A painter apologizes to his peers for having signed replicas of his works

L’Anh said that a few days ago, one of his students told him that Pham Hong Minh, who rose to fame by doing live paintings, had a copy of his painting titled “Li Xi Nhe”. (Lucky Money) but with the latter’s signature on it.

Later, The Anh discovered that the same was done to another of his paintings, “Co Gai Dao Do” (Red Yao Girl).

Anh said making copies of paintings was normal practice in the country, but Minh was not allowed to put his own signature on them.

He contacted Minh but received no response, so he posted the story on his Facebook and caught many people’s attention. Minh then contacted The Anh and said he bought the replicas from a store in Hanoi and signed them because he “liked them”.

The original painting “Li Xi Nhe” (L) and its replica. Photo courtesy of Le The Anh

“I have never seen anyone sign a painting after buying it. The problem is not to buy or not to buy the painting, the main point is that if you have signed a painting, you pretend be its author.

“I can’t accept this. My works have been copyrighted, exhibited and sold to collectors.”

L’Anh said his original oil painting “Li Xi Nhe” was completed in 2016 and displayed in an exhibition in 2017, while “Co Gai Dao Do was painted in 2013. Both paintings have copyright certificates and were sold to collectors.

Minh said he didn’t copy the paintings because he bought them. Once purchased, the paintings belonged to him. Therefore, it was his personal right to write and draw on it or resell it to someone else.

“To say that I copied his paintings is a slander. I texted and asked to meet him but he didn’t agree,” Minh said.

The Anh demanded that Minh publicly apologize in the press and destroy the two falsely signed replicas, failing which he will take legal action.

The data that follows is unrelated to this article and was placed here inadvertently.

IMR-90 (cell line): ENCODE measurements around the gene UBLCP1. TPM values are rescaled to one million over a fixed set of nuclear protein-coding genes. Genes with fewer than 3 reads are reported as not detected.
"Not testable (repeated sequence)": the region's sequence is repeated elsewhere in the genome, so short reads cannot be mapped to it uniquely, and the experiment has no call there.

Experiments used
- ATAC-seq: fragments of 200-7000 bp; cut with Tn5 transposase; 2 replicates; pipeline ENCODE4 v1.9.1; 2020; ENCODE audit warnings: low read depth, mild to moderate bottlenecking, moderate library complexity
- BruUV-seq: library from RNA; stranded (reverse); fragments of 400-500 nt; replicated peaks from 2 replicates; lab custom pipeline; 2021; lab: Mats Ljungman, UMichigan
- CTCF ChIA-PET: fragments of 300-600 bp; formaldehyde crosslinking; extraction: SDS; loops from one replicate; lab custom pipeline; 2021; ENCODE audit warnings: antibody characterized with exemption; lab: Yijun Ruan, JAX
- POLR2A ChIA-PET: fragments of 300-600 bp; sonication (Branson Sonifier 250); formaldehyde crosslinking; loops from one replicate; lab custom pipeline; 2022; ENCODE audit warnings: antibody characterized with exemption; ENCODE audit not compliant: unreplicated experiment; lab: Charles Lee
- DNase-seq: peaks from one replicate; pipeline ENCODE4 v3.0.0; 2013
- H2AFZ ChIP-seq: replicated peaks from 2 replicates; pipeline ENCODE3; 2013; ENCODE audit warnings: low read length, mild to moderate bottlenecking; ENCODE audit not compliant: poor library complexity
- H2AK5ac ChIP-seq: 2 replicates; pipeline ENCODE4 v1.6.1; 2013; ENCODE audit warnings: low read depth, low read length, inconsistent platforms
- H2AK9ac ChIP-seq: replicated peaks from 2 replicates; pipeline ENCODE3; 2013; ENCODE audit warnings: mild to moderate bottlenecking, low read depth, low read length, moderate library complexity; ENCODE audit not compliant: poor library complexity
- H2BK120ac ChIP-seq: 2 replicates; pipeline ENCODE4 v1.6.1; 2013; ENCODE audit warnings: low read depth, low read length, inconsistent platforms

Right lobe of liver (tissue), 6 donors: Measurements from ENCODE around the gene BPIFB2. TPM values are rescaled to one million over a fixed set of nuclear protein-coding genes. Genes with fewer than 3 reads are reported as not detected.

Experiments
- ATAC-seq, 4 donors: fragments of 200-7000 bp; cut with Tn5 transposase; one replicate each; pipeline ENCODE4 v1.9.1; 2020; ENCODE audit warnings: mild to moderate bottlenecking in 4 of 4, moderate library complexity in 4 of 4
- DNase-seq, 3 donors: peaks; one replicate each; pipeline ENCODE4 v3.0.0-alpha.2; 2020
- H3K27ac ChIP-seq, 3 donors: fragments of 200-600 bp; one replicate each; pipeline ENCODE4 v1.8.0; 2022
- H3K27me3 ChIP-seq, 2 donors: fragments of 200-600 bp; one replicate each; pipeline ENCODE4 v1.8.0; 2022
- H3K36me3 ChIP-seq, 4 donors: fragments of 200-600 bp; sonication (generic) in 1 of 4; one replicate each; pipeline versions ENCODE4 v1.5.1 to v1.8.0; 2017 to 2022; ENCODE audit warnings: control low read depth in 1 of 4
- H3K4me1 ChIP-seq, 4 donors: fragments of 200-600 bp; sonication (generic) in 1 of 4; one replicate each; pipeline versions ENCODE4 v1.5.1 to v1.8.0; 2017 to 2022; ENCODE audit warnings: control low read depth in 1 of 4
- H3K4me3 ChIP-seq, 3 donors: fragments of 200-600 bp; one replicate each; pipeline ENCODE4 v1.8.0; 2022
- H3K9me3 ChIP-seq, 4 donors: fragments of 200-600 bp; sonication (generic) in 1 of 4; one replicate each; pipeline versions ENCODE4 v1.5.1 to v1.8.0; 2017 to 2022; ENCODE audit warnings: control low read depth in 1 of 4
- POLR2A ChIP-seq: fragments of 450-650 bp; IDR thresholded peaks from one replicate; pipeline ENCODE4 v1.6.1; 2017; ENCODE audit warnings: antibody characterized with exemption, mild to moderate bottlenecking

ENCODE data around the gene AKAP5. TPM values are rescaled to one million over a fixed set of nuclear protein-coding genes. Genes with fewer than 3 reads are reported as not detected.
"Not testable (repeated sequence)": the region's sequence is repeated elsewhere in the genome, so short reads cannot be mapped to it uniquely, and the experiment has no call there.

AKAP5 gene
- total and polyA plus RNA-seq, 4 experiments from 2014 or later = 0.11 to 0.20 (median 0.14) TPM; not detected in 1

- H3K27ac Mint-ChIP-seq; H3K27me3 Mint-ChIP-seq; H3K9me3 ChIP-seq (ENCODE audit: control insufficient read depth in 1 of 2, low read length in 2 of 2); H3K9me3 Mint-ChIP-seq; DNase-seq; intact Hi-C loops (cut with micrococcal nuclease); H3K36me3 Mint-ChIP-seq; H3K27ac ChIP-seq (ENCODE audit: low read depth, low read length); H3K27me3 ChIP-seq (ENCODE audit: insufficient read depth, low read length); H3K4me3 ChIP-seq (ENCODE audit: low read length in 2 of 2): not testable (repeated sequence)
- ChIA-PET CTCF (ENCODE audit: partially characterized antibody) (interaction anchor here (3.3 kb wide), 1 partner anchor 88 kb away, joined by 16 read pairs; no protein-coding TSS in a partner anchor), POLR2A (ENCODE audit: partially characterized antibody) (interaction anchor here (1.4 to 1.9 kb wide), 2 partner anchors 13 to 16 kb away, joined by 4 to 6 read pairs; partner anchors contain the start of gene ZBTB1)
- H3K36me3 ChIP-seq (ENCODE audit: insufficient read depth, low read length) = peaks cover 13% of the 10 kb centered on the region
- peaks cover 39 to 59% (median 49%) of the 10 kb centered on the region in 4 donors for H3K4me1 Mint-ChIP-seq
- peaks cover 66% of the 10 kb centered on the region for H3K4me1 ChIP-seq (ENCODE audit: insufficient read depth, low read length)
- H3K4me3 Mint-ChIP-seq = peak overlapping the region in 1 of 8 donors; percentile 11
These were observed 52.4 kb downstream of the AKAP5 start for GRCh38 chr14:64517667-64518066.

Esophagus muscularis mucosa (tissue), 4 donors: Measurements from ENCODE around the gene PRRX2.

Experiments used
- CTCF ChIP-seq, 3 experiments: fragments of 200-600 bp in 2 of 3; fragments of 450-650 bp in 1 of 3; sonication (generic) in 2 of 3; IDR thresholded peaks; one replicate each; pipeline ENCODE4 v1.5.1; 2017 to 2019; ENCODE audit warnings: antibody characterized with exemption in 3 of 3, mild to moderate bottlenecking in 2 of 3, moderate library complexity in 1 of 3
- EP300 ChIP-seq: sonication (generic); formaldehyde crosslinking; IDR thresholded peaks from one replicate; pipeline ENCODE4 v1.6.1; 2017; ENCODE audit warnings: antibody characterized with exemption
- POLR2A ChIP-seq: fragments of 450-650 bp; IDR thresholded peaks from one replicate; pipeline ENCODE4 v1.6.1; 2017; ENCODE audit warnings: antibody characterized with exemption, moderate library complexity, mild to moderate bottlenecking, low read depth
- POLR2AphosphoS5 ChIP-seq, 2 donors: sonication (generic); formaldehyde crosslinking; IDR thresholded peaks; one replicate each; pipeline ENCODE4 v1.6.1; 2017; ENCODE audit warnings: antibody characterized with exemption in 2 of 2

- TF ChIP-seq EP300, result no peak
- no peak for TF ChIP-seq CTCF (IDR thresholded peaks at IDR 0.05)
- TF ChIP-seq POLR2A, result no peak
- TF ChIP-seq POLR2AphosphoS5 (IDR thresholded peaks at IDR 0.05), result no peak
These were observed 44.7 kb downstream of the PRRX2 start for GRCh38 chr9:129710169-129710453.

Artist Tran Lam Binh, who has seven art exhibitions under his belt, said he disagrees with people copying another artist’s work and signing their name on it . He said his own works had been copied many times by others without permission, but the copiers did not put their own signatures on them, so he chose not to make a fuss about them.

Binh said reproduction of paintings is permitted under intellectual property law under two conditions. First, whoever copied the painting had to ask the author for permission.

Second, a painting can be reproduced without permission if it was over 50 years old and its copyright term had expired.

However, no one had the right to affix his signature to a painting if he was not the author.

The original Co Gai Dao Do (L) and its replica.  Photo courtesy of Le The Anh

The original “Co Gai Dao Do” (L) and its replica. Photo courtesy of Le The Anh

Art expert Ngo Kim Khoi said The Anh should take legal action to protect his rights and interests. The authorities should also punish anyone who copies paintings without asking permission from their authors.

“Signing on a replica of a painting and thinking that the owner can sign or change anything on it after buying it is wrong. Pham Hong Minh should know this because he also studied art and owns an art-related brand,” says Khoi.

Painter Le The Anh, 44, is currently a lecturer at Hanoi University of Theater and Performing Arts. He is also a member of the Fine Arts Association of Vietnam. It has hosted numerous individual art exhibitions and won several national awards.

Pham Hong Minh, 31, graduated from the Faculty of Fine Arts of HCMC University of Architecture. He rose to viral fame in 2013 with his painting with glitter and fire performances on the reality show Vietnam’s Got Talent.

In 2017, he was recognized as the first live painting artist in Vietnam. He has developed a career in making live paintings of different styles and genres.

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